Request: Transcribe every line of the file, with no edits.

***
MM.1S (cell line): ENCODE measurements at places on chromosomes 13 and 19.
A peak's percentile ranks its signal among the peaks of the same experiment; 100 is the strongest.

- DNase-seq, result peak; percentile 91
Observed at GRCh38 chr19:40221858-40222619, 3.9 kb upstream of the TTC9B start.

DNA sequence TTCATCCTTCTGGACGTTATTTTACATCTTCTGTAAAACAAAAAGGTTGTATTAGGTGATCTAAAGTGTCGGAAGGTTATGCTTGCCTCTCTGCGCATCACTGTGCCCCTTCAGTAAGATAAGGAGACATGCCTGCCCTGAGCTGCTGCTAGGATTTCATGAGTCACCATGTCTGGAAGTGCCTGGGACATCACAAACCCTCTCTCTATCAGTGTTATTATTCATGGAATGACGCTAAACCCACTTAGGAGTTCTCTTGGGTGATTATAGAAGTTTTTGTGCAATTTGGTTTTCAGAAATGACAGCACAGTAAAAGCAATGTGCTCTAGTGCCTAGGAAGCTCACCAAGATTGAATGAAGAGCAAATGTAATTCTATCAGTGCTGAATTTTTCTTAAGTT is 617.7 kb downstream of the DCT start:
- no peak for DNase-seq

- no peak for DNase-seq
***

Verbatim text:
MM.1S (cell line): ENCODE measurements at places on chromosomes 13 and 19.
A peak's percentile ranks its signal among the peaks of the same experiment; 100 is the strongest.

- DNase-seq, result peak; percentile 91
Observed at GRCh38 chr19:40221858-40222619, 3.9 kb upstream of the TTC9B start.

DNA sequence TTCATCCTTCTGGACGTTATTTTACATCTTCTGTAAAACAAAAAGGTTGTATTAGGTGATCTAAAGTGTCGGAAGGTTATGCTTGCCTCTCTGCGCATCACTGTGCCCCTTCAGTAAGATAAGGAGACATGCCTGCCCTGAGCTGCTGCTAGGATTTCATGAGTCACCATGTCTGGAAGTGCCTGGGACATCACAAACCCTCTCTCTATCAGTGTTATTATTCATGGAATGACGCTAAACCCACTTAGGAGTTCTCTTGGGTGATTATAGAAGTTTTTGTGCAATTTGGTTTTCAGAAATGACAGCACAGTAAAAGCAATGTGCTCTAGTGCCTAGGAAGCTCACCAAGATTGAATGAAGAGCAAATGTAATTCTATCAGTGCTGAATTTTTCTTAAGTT is 617.7 kb downstream of the DCT start:
- no peak for DNase-seq

- no peak for DNase-seq